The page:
Improving Your Portrait Photography--Light Direction

It's not always convenient or economical to have a professional portrait photographer at your side. For those moments when you have to be your own photographer, keep in mind that the most important thing in a portrait (or any photograph for that matter) is light. In fact when you think about it, in any photograph you take, all you are doing is capturing areas of light and shadow that create an image. 

When you break light down into its components, one of the most important things that a portrait photographer thinks about is the DIRECTION of light. Just keep in mind that there is no such thing as a "bad" direction. You choose the direction of light depending on what you want to say with your portrait. Using light in this way is one of the tools I use to transform a photograph.

Light from behind the subject can be used to create some interesting effects. If you expose for the backlight and underexpose the subject, you create a silhouette. If you expose for the subject, the backlight brightens even further, and you can create a beautiful golden rim around the hair and shoulders. Of course, the backlight in your portrait photograph can come in at many different angles and you can adjust your exposure to get anything from a black silhouette to a completely blown out background. Adjust the direction your subject is facing and your exposure to transform that gorgeous portrait in your mind into one on your memory card.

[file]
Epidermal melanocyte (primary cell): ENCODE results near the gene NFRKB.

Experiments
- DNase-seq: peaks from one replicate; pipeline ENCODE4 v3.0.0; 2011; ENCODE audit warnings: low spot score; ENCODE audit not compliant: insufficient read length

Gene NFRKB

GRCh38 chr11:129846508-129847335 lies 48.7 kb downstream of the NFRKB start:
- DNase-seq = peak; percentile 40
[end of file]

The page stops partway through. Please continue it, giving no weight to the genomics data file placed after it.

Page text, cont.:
What about light from the sides or front? Many of us tend to place our subjects so that light falls straight from the front. This can create a "flat" look across the face that eliminates or minimizes many imperfections. For a more dramatic look in your portrait, turn the subject so that the light comes a little more from the side. This will create some shadows in your photograph that can make it more interesting; this technique can sometimes be more flattering to a male subject.

For real drama, bring the light in directly from one side or the other, at 90 degrees to the nose.

I hope this helps you get more out of your portrait photography. There's nothing quite like capturing that vision in your imagination and making it real!